Last Thursday at Hart House, U of T’s Afghan Students’ Association hosted their first event in their Diaspora Dialogues series. The evening consisted of a discussion that revolved around gender roles and expectations in an Afghan context, although it certainly shifted beyond these boundaries at times.
The discussion began with an exploration of conventional Afghan gender roles and expectations. Such conventions include women as the primary caregivers and men as the sole breadwinners of a family. Participants voiced their concerns over these rigorous expectations for both men and women. An interesting idea brought up was one of honour associated with women, and that women are expected to remain modest in some cases. However, this notion can lead to problematic situations, such as honor killings, as one attendee of the event mentioned.
The conversation then turned to discuss the projection of stereotypes onto Afghans. Participants expressed that many people believe all Afghan women are oppressed, and all Afghan men are hyper-masculine, overbearingly dominant, and protective. It was intriguing to watch the group move away from these stereotypes and deconstruct them as false assumptions. Furthermore, someone mentioned the North American war in Afghanistan playing a role in public perception of Afghans: the war perpetuates views of Afghans as morally inferior or backwards. These misconceptions arise out of fear and uncertainty towards a culture we are forced to fight against.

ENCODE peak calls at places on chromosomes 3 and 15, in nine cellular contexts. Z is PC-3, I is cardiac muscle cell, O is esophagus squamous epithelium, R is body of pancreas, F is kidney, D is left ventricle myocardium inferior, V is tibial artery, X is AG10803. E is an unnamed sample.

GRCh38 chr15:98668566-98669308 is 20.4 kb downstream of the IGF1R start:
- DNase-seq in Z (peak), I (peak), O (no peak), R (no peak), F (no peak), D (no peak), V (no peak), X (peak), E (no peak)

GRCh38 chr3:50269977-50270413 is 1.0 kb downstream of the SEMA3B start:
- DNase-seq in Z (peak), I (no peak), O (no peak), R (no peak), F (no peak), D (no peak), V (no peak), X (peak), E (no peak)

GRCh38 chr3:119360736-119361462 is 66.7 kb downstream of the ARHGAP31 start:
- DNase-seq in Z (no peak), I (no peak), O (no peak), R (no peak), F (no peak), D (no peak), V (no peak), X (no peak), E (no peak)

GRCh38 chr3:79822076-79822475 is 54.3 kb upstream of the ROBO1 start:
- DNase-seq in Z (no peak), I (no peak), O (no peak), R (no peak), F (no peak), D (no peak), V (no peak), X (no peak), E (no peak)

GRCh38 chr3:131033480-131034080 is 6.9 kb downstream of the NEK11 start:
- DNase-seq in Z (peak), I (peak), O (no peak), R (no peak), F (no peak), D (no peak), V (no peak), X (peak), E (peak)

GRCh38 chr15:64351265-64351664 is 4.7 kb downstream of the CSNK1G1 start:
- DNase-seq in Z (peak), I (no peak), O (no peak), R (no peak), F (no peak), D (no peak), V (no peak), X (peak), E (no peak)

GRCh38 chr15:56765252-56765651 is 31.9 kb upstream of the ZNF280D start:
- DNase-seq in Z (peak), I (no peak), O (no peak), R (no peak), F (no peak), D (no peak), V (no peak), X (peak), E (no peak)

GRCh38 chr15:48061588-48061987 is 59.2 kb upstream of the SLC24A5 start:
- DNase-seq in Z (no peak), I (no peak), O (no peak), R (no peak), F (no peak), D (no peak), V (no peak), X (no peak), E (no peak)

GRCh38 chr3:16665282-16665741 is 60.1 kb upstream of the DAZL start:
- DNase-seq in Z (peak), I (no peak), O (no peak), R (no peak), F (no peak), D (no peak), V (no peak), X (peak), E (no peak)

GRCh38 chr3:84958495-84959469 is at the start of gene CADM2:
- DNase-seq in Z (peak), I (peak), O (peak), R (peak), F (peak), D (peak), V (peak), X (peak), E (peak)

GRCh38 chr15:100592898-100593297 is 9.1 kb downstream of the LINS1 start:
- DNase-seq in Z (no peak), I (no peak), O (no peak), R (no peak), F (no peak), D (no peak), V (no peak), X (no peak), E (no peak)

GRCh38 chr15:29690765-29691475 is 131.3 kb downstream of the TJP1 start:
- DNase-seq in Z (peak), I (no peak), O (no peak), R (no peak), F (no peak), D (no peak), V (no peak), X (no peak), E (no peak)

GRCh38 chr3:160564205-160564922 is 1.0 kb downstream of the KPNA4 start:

The discussion then moved to taboo subjects in traditional Afghan society, such as choosing not to marry or choosing not to have children. From here, the conversation shifted to what it means to be Afghan, and how certain definitions of this identity can be blatantly exclusionary.
Although the majority of attendees were Afghan, there was a place for everyone in the conversation. Both the discussion moderator and participants created an inclusive and welcoming environment for all guests.
When asked the purpose of the ASA Diaspora Dialogues, ASA president Wares Fazelyar explained that they aim to “Fill a void in our community—we want to create a space where topics pertinent to our community can be discussed in an open and respectful setting. Oftentimes, conversations on these topics are relegated to the private spheres of our lives and kept out of public discourse. We want to provide a platform for people to voice their opinions and hear others’, in hopes that this dialogue will spark growth and progress in our community.”
The night was an interesting glimpse into Afghan culture, views, and values. I encourage anyone interested in learning more about Afghanistan and Afghan-Canadian culture to attend the next ASA Diaspora Dialogue.